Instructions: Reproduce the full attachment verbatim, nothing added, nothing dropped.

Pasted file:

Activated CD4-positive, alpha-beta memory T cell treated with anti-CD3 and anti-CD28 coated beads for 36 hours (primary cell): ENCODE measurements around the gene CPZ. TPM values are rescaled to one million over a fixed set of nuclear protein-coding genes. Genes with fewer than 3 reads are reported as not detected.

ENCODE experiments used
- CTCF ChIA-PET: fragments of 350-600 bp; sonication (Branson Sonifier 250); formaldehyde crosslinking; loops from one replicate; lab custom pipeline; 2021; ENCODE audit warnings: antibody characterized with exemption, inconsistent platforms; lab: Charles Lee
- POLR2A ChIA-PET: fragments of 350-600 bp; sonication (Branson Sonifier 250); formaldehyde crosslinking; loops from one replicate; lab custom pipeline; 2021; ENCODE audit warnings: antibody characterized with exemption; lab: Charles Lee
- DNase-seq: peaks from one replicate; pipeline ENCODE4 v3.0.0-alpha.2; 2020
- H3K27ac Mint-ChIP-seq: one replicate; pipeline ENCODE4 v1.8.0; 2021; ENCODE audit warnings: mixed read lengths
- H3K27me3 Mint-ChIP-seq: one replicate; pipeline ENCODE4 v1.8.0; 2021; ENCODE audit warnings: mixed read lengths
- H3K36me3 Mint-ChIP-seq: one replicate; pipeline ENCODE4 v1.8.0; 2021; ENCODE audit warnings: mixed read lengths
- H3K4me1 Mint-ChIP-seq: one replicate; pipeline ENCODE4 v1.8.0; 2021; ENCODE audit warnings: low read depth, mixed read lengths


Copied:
Activated CD4-positive, alpha-beta memory T cell treated with anti-CD3 and anti-CD28 coated beads for 36 hours (primary cell): ENCODE measurements around the gene CPZ. TPM values are rescaled to one million over a fixed set of nuclear protein-coding genes. Genes with fewer than 3 reads are reported as not detected.

ENCODE experiments used
- CTCF ChIA-PET: fragments of 350-600 bp; sonication (Branson Sonifier 250); formaldehyde crosslinking; loops from one replicate; lab custom pipeline; 2021; ENCODE audit warnings: antibody characterized with exemption, inconsistent platforms; lab: Charles Lee
- POLR2A ChIA-PET: fragments of 350-600 bp; sonication (Branson Sonifier 250); formaldehyde crosslinking; loops from one replicate; lab custom pipeline; 2021; ENCODE audit warnings: antibody characterized with exemption; lab: Charles Lee
- DNase-seq: peaks from one replicate; pipeline ENCODE4 v3.0.0-alpha.2; 2020
- H3K27ac Mint-ChIP-seq: one replicate; pipeline ENCODE4 v1.8.0; 2021; ENCODE audit warnings: mixed read lengths
- H3K27me3 Mint-ChIP-seq: one replicate; pipeline ENCODE4 v1.8.0; 2021; ENCODE audit warnings: mixed read lengths
- H3K36me3 Mint-ChIP-seq: one replicate; pipeline ENCODE4 v1.8.0; 2021; ENCODE audit warnings: mixed read lengths
- H3K4me1 Mint-ChIP-seq: one replicate; pipeline ENCODE4 v1.8.0; 2021; ENCODE audit warnings: low read depth, mixed read lengths